The nightmares, dizzy spells, brain fog, night sweats, irritability, anxiety, depression, rapid heartbeat, night wakings, excessive hunger, lethargy, heart palpitations, anger, rage, sadness, hopelessness, chest tightness, food sensitivities, panic attacks, paranoia, delusions, intrusive thoughts, and hallucinations.
I'm talking about my postpartum depression symptoms, which have resurfaced once again as I wean my 18 month old from breastfeeding.
Hopefully, this time around, instead of shocking my family and friends by suddenly quitting my job and having religious delusions believing I have special healing powers, I'll channel my lactation mania into working out and getting a make-over.
Lactation mania or mammary mania are medical terms for the onset of bipolar symptoms after the cessation of breastfeeding which, looking back, I clearly had after the abrupt weaning of my seven month old.
But this time, I'll be much better off because: I've had it before so I know what to look for; and I'm making sure I get proper treatment.
Proper, however, in this case, might not be the best term to use.
"What can I say? It's hormones," says my family doctor. "We can either increase your medication or add in another one."
There's really nothing more she can say at the moment.
That's because postpartum depression due to breastfed weaning, although frequently described by mommy bloggers on the Internet, isn't officially recognized by the scientific community.
It's not mentioned in the DSM-V, the latest edition of the Diagnostic Statistical Manual which doctors use to identify mental health disorders.
In fact, the only time postpartum depression due to breastfed weaning is mentioned in any kind of scientific literature in the past quarter century, is in two case study reports, the first in 1988, where the experiences of four women who experienced symptoms of postpartum depression and weaning were described in detail.
According to the 1988 report,"Weaning and Depression: Another Postpartum Complication", published in the American Journal of Psychiatry, biological as well as psychosocial factors seem to have played a role, including the "hormonal readjustments following weaning and feelings of sadness or guilt caused by the loss of the early symbiotic bond between mother and infant."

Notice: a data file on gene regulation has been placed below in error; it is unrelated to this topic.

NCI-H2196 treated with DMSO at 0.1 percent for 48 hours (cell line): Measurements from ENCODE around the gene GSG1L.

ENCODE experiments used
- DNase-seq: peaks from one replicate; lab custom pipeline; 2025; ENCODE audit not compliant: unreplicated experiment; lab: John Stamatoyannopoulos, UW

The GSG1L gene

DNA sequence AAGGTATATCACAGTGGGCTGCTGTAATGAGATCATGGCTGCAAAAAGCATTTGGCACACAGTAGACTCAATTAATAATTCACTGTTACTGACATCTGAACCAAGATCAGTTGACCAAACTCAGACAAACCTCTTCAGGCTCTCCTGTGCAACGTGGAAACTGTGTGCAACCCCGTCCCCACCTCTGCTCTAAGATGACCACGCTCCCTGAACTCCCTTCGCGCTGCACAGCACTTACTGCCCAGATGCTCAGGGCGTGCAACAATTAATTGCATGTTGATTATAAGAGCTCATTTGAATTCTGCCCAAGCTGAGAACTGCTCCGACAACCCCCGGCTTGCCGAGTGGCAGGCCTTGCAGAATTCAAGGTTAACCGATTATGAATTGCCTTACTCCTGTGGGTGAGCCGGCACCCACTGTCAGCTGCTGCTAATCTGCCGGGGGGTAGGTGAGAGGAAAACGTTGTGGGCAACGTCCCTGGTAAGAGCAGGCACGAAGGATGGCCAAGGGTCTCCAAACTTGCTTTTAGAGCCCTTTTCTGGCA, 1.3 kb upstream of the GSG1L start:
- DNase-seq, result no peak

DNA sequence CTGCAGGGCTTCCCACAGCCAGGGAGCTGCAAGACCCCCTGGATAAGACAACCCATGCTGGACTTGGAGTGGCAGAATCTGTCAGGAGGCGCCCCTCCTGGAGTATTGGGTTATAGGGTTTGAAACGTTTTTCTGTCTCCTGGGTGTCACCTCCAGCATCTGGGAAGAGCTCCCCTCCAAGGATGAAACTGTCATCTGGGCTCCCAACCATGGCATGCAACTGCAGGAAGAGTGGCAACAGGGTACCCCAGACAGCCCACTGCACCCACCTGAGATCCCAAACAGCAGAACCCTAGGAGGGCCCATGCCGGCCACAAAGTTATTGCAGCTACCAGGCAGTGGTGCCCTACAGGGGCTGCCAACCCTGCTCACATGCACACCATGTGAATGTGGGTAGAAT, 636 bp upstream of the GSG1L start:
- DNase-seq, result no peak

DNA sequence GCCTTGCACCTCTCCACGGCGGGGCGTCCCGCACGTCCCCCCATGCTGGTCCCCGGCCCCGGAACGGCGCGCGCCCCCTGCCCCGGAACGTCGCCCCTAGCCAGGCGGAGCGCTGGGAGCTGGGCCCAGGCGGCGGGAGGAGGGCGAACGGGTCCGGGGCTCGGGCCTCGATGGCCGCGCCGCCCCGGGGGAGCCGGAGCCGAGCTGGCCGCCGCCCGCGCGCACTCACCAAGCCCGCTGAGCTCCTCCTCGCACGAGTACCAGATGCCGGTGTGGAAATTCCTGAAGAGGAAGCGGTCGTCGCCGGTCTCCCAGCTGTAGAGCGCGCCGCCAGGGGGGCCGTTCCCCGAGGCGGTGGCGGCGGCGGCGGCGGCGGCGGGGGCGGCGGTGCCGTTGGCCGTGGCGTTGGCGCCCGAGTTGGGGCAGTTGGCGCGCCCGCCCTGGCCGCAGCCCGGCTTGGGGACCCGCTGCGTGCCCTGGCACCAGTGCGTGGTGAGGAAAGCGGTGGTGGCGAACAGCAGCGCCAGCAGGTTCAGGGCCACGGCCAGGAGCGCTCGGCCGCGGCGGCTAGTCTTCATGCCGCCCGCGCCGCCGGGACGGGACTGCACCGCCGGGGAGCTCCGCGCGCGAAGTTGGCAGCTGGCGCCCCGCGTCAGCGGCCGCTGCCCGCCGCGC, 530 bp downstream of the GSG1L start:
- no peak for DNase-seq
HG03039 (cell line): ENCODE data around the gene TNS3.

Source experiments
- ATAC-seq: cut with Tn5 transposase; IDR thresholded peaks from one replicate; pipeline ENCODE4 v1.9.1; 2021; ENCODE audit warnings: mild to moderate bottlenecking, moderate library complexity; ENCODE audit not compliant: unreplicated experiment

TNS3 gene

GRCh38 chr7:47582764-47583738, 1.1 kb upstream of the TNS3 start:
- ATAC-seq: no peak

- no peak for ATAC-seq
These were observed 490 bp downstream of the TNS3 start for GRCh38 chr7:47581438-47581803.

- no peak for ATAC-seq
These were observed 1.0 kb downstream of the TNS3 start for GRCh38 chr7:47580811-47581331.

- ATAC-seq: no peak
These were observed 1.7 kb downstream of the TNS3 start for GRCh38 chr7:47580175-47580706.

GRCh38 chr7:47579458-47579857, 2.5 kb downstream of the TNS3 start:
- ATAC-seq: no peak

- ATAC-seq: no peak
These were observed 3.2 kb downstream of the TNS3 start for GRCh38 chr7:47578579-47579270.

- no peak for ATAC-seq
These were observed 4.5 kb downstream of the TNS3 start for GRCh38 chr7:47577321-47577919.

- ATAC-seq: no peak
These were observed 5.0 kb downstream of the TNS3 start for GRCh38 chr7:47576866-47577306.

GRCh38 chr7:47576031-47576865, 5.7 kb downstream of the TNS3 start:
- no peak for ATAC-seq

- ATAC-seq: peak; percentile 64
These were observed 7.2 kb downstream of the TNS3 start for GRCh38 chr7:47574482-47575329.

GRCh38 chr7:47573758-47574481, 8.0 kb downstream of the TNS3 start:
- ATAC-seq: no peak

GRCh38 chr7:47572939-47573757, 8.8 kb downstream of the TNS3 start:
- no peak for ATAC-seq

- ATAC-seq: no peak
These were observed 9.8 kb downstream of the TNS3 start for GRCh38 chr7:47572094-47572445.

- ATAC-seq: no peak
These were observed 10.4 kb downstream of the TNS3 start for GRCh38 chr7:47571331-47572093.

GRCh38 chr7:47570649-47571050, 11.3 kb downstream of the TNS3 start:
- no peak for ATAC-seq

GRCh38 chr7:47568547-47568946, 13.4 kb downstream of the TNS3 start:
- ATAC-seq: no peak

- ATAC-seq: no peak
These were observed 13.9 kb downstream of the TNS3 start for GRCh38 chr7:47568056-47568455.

Despite these women's experiences, they were considered to be rare events which could explain the lack of further studies.
But that was then.
And this is now.
Now, we have the Internet and social media and blogs and all of a sudden, postpartum depression and breastfed weaning is a thing and doesn't seem to be so rare anymore.
Or so I thought.
According to the only other study done on the topic, a follow-up to the 1988 report, titled: "Case Study Revisiting the Association Between Breastfeeding and Postpartum Depression" published in the Journal of Human Lactation by Dr. Verinder Sharma of the University of Western Ontario in 2007: "Major depression limited only to the postlactation period as experienced by this patient does not appear to be a common phenomenon."
The report also concludes, however, that: "Large-scale prospective studies, particularly in women with late onset postnatal depression, are required to clarify the relationship between weaning and the onset of postnatal depression," and that "Cessation of breastfeeding should be considered as a factor in women who become depressed in close temporal association with weaning."
Eight years have passed since Dr. Sharma's study; twenty-seven years since the first reported case.
What has been done to bring this issue to the forefront and help women who are suffering?
"People need to report cases and increase awareness and then maybe cohort studies can take place," says Dr. Sharma.
Dr. Sharma specializes in pregnancy and postpartum mood disorders. He is a professor of psychiatry and obstetrics and gynecology at Western University, a mood disorder expert at the Regional Parkwood Mental Health Institute in London, and an associate scientist in the division of maternal, fetal and newborn health at the Children's Health Research Institute and Lawson Research Institute.
"There isn't really any awareness about this issue," he tells me. "People don't really look for it and even when they may observe a woman becoming depressed after cessation of breastfeeding they don't put two and two together and think that they may be linked."
Dr. Sharma himself only became interested in the topic after finding it odd that one of his clients, who had no prior psychiatric history of any kind, suddenly began experiencing postpartum depression symptoms after weaning her child from breastfeeding. Since then, he has come across other cases, and is currently preparing a new study on lactation mania.
"I really think we need to take a hard look at the biological factors," says Dr. Sharma. "It's a very complex interplay of biological and psychosocial issues. We need more studies done."
In the meantime, I'll pop another pill and make myself a hair appointment.
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